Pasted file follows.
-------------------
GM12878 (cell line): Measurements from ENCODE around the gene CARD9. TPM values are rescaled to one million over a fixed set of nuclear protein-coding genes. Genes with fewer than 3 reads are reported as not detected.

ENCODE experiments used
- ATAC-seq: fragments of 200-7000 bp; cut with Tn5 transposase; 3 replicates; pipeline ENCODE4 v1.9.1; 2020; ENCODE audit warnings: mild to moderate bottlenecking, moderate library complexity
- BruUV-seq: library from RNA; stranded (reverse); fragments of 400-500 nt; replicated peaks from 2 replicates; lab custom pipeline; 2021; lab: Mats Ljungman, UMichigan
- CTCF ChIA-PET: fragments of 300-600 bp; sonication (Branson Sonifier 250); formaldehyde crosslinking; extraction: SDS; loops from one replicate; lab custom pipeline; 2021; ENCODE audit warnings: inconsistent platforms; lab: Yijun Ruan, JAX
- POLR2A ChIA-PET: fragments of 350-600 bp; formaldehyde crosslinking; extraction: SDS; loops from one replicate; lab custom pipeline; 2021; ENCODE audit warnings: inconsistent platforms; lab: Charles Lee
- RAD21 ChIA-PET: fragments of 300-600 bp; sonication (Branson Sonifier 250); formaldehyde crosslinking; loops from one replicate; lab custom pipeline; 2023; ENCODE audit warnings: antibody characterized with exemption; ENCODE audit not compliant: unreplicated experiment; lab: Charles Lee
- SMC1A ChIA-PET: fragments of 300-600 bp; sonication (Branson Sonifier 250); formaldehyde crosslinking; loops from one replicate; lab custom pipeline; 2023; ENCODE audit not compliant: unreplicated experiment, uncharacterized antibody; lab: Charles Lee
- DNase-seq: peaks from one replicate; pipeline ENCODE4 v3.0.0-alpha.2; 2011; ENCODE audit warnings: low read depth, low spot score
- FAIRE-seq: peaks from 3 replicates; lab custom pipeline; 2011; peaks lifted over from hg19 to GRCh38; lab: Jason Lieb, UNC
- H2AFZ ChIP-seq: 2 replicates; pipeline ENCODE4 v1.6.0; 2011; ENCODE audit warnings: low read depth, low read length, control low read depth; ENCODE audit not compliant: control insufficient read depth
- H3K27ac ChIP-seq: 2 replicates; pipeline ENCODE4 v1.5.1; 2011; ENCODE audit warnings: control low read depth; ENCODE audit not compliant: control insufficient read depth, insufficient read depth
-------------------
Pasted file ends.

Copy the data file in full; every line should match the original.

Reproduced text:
GM12878 (cell line): Measurements from ENCODE around the gene CARD9. TPM values are rescaled to one million over a fixed set of nuclear protein-coding genes. Genes with fewer than 3 reads are reported as not detected.

ENCODE experiments used
- ATAC-seq: fragments of 200-7000 bp; cut with Tn5 transposase; 3 replicates; pipeline ENCODE4 v1.9.1; 2020; ENCODE audit warnings: mild to moderate bottlenecking, moderate library complexity
- BruUV-seq: library from RNA; stranded (reverse); fragments of 400-500 nt; replicated peaks from 2 replicates; lab custom pipeline; 2021; lab: Mats Ljungman, UMichigan
- CTCF ChIA-PET: fragments of 300-600 bp; sonication (Branson Sonifier 250); formaldehyde crosslinking; extraction: SDS; loops from one replicate; lab custom pipeline; 2021; ENCODE audit warnings: inconsistent platforms; lab: Yijun Ruan, JAX
- POLR2A ChIA-PET: fragments of 350-600 bp; formaldehyde crosslinking; extraction: SDS; loops from one replicate; lab custom pipeline; 2021; ENCODE audit warnings: inconsistent platforms; lab: Charles Lee
- RAD21 ChIA-PET: fragments of 300-600 bp; sonication (Branson Sonifier 250); formaldehyde crosslinking; loops from one replicate; lab custom pipeline; 2023; ENCODE audit warnings: antibody characterized with exemption; ENCODE audit not compliant: unreplicated experiment; lab: Charles Lee
- SMC1A ChIA-PET: fragments of 300-600 bp; sonication (Branson Sonifier 250); formaldehyde crosslinking; loops from one replicate; lab custom pipeline; 2023; ENCODE audit not compliant: unreplicated experiment, uncharacterized antibody; lab: Charles Lee
- DNase-seq: peaks from one replicate; pipeline ENCODE4 v3.0.0-alpha.2; 2011; ENCODE audit warnings: low read depth, low spot score
- FAIRE-seq: peaks from 3 replicates; lab custom pipeline; 2011; peaks lifted over from hg19 to GRCh38; lab: Jason Lieb, UNC
- H2AFZ ChIP-seq: 2 replicates; pipeline ENCODE4 v1.6.0; 2011; ENCODE audit warnings: low read depth, low read length, control low read depth; ENCODE audit not compliant: control insufficient read depth
- H3K27ac ChIP-seq: 2 replicates; pipeline ENCODE4 v1.5.1; 2011; ENCODE audit warnings: control low read depth; ENCODE audit not compliant: control insufficient read depth, insufficient read depth